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[PMID]:28742443
[Au] Autor:Smith E; Charantimath US; Wilson SF; Hoffman MK
[Ad] Endereço:a Department of Obstetrics and Gynecology , Christiana Care Health System , Newark , DE, USA.
[Ti] Título:Family planning in Southern India: A survey of women's attitudes.
[So] Source:Health Care Women Int;38(10):1022-1033, 2017 Oct.
[Is] ISSN:1096-4665
[Cp] País de publicação:England
[La] Idioma:eng
[Ab] Resumo:Women were recruited from villages in the Belgaum district of India. Members of the research team obtained consent and led 58 interviews in the local languages. Participants were asked questions covering topics related to postpartum contraceptive counseling, knowledge, and experience; postpartum sexual practice; birth spacing desire and counseling; and interest in long-acting reversible contraceptives (LARCs). Women generally desired 3 years of birth spacing. A majority did not receive counseling regarding postpartum contraception during the prenatal period, although most would have liked to have received such counseling. Those who had made a contraceptive plan during the prenatal period had an odds ratio of 25.2 (95% CI 4.9-128.6, p = 0.00001) for using postpartum contraception. Influences on contraceptive decisions primarily came from friends and family, while information from medical providers was not a major influence. Most women did not believe they could make their own decisions regarding contraception use, but those who did had an adjusted odds ratio of 56 (95% CI 3.4-9161, p = 0.0047) of utilizing postpartum contraception. Women generally liked the idea of LARCs. A large majority of the women surveyed (89.66%) liked the idea of a subdermal contraceptive implant, a method currently unavailable in this region. Ultimately, the women surveyed do have healthy attitudes and goals regarding birth spacing but few utilize effective contraception in order to meet their goals. Further efforts in counseling as well as availability of a wider variety of contraceptive methods, including the subdermal contraceptive implant, may decrease the disparity between desires and practices.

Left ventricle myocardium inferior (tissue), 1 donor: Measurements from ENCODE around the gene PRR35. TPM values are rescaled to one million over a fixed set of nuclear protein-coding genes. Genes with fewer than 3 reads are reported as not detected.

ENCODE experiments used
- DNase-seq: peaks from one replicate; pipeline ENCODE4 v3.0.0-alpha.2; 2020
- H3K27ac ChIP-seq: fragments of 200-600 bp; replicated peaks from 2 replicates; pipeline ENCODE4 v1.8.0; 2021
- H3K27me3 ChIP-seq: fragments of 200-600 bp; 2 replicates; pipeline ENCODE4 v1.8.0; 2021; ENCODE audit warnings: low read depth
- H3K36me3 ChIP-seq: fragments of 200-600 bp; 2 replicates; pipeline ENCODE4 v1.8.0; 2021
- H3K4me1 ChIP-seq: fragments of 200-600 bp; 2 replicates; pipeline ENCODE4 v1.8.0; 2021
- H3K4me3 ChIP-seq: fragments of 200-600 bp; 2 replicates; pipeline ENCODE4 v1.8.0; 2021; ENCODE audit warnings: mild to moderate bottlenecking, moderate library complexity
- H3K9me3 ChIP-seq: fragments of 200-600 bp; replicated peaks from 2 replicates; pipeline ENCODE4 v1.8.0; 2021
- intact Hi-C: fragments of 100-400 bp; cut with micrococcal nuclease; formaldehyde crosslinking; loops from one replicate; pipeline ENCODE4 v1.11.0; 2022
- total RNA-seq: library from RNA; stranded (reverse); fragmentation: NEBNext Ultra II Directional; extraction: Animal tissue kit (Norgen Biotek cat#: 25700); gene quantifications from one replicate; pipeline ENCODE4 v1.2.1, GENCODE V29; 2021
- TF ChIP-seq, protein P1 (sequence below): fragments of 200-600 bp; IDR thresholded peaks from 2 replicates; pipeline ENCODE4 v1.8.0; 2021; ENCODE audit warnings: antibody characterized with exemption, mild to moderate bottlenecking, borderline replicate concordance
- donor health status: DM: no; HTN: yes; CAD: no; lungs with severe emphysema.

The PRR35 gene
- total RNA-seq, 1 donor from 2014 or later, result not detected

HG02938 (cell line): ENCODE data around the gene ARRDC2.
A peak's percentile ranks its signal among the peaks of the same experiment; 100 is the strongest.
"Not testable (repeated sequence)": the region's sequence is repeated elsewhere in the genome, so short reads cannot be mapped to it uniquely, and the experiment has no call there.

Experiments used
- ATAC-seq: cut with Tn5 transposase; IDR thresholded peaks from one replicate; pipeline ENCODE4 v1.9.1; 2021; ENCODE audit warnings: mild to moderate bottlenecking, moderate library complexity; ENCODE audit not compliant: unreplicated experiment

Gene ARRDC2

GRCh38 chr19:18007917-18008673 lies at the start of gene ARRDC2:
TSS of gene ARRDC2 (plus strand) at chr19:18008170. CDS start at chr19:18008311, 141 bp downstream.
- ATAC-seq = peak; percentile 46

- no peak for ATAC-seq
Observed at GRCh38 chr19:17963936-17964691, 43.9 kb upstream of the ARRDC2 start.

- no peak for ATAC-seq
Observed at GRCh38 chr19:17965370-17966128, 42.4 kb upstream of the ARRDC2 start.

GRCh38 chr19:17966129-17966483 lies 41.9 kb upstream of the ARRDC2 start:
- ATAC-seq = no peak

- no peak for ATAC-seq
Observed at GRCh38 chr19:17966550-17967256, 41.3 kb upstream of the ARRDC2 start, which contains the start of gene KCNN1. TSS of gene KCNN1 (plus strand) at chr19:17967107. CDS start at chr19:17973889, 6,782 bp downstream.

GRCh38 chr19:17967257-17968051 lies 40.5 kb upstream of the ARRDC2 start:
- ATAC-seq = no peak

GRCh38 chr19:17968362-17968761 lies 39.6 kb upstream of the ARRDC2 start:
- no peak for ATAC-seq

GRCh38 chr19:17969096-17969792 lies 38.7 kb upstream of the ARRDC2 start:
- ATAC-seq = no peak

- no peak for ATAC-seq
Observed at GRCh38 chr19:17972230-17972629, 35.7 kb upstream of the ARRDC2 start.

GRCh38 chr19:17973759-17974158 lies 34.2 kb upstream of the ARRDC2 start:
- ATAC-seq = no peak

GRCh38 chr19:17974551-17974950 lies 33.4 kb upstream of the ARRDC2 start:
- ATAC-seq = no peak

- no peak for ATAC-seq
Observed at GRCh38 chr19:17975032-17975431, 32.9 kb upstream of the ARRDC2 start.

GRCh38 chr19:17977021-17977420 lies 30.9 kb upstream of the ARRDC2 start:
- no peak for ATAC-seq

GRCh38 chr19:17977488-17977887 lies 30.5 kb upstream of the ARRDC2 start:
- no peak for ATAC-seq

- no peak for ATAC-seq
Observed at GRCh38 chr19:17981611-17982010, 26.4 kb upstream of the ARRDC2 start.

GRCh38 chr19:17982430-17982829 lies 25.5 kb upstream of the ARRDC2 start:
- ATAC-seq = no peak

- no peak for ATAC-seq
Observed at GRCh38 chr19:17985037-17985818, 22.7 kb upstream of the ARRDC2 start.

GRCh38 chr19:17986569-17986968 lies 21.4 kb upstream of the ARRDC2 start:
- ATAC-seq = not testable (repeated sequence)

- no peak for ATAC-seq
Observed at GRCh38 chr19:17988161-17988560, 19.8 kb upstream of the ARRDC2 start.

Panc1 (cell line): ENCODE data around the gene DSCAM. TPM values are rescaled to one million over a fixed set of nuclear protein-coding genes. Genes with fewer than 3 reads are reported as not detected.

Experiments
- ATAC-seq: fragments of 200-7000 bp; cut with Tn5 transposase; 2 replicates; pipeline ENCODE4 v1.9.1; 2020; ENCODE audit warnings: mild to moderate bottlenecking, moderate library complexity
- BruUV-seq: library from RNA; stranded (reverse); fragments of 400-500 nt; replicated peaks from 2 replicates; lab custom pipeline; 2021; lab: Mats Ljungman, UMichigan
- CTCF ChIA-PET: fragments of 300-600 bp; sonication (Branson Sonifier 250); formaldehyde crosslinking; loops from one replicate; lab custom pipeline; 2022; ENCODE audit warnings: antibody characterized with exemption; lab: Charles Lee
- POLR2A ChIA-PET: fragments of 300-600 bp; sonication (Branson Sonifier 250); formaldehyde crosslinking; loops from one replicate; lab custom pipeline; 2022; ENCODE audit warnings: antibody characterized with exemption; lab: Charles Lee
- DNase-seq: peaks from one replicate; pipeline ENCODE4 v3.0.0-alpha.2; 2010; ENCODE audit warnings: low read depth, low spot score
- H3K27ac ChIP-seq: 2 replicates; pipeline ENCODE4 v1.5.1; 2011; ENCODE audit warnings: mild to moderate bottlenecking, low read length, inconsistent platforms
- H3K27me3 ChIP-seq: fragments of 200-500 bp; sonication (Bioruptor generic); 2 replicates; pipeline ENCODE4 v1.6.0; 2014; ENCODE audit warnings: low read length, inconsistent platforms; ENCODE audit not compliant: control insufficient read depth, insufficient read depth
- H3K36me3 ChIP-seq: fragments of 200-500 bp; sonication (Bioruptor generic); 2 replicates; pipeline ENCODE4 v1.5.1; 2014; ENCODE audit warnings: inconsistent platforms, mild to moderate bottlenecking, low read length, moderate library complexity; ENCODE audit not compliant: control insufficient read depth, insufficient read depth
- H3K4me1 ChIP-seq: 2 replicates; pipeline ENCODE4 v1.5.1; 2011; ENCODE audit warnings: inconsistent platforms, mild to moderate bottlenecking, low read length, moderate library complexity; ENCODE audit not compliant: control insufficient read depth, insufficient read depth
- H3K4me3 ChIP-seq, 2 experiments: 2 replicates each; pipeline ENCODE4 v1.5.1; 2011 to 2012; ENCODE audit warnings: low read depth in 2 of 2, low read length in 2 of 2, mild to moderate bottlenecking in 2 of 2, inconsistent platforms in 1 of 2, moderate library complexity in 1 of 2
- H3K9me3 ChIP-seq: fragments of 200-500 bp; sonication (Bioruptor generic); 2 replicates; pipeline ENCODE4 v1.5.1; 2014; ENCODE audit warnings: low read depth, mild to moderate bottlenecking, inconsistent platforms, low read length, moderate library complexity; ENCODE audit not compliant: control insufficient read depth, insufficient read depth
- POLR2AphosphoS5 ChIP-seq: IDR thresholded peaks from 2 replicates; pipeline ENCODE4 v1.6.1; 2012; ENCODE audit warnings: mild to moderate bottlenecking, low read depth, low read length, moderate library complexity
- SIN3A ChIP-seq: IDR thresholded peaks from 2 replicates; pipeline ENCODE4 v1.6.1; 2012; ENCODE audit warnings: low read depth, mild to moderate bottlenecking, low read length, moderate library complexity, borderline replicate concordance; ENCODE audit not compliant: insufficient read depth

[Mh] Termos MeSH primário: Comportamento Contraceptivo
Anticoncepção/métodos
Serviços de Planejamento Familiar/métodos
Conhecimentos, Atitudes e Prática em Saúde
[Mh] Termos MeSH secundário: Adolescente
Adulto
Intervalo entre Nascimentos
Anticoncepção/utilização
Aconselhamento
Serviços de Planejamento Familiar/recursos humanos
Feminino
Seres Humanos
Índia
Período Pós-Parto
Saúde da População Rural
Inquéritos e Questionários
Adulto Jovem
[Pt] Tipo de publicação:JOURNAL ARTICLE
[Em] Mês de entrada:1803
[Cu] Atualização por classe:180306
[Lr] Data última revisão:
180306
[Sb] Subgrupo de revista:N
[Da] Data de entrada para processamento:170726
[St] Status:MEDLINE
[do] DOI:10.1080/07399332.2017.1356306


  2 / 1509 MEDLINE  
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[PMID]:27776483
[Au] Autor:Holmlund S; Kauko T; Matomäki J; Tuominen M; Mäkinen J; Rautava P
[Ad] Endereço:Department of Public Health, University of Turku, 20014, Turun yliopisto, Finland. susanna.holmlund@utu.fi.